An Editorial by M-J de Mesterton
|Posted on September 28, 2010 at 4:49 PM|
Every time I am exposed to radio or television–and that isn’t often–I am puzzled by a new trend in women’s speech. If one has never ceased monitoring popular U.S. broadcasting outlets, entertainment and media advertising, it may not be apparent to them. Being in the habit of avoiding American pop-culture–and only occasionally witnessing the stuff–like Rip van Winkle, I have suddenly awakened in a world that has changed drastically. Women, especially those under fifty, are chirping their sentences like Valley Girls, and culminating them in a very fatigued, strained-sounding growl. This guttural sound is not feminine, and I don’t know whence its inspiration, nor whom they are attempting to emulate. Listening to a paragraph spoken by one of these hapless victims of fashion is like travelling ten miles of bad gravel-road.
There is a better way to speak, which simply involves modulating one’s voice in a soft tone all the way to the end of each sentence, leaving that grating growl to the dogs and to your male counterparts. Men really don’t think it’s sexy. I’ve heard gents describe this new manner of female-speaking in the most unflattering of terms. For examples of attractive feminine speech, old movies are instructive. Even Lauren Bacall didn’t do the gritty, guttural growl. This new way of talking must have been in fashion for quite some time while I “slept,” because it takes a concerted effort to put into effect–in fact, some of us find it impossible to imitate. Maintaining a pleasant and natural tone, terminating your phrases with a definite stop instead of an audible question-mark, is a winning habit. I don’t like to preach–leave that to other writers. That said, I occasionally feel the need to make a suggestion. Mocking some pop-tart who is piled-out on coke, booze and cigarettes is a losing proposition in any facet of your life, so it would be good for you girls to get the gravel out of your gullets, and start sounding like real women again!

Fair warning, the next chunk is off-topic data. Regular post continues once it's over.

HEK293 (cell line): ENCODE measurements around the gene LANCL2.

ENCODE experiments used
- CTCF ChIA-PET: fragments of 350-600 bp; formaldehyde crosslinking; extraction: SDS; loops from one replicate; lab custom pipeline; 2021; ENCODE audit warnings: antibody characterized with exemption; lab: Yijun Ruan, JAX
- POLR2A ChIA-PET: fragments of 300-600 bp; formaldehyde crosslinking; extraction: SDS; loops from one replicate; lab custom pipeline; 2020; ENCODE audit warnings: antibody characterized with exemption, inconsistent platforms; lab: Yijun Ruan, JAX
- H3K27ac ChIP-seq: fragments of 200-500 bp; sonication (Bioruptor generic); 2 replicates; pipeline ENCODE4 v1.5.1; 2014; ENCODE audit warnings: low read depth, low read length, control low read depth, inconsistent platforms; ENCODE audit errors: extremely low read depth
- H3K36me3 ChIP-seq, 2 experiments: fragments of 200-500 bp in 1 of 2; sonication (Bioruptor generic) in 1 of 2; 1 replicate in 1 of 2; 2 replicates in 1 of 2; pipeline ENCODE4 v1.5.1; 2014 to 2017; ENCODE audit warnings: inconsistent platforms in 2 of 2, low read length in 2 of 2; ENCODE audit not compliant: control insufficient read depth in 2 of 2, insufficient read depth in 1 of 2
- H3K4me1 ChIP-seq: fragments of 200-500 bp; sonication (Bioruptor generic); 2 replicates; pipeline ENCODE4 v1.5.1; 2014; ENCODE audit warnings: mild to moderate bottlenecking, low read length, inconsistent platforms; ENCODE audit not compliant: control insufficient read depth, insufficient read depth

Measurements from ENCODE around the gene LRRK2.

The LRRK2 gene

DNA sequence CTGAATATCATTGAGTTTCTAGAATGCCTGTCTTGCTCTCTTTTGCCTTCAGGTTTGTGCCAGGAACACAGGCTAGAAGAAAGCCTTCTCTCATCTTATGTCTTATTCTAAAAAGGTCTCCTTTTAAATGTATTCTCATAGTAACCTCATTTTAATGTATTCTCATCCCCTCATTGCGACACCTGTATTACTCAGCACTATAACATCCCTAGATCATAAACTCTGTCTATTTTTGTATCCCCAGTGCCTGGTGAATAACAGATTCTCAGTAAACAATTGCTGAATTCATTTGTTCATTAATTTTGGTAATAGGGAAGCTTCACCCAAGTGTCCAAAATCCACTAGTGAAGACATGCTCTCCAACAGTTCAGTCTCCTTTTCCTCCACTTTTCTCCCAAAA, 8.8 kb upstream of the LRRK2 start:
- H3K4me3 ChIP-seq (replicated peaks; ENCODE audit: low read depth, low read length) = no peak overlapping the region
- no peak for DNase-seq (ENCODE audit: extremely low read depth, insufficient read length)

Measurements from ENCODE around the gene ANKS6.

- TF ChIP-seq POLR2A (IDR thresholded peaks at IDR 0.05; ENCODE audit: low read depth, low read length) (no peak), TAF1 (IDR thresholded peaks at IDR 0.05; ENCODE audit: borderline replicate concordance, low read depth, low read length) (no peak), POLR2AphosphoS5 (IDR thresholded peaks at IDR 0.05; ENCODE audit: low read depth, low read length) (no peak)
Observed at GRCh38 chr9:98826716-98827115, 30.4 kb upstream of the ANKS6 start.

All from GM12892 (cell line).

©M-J de Mesterton 2010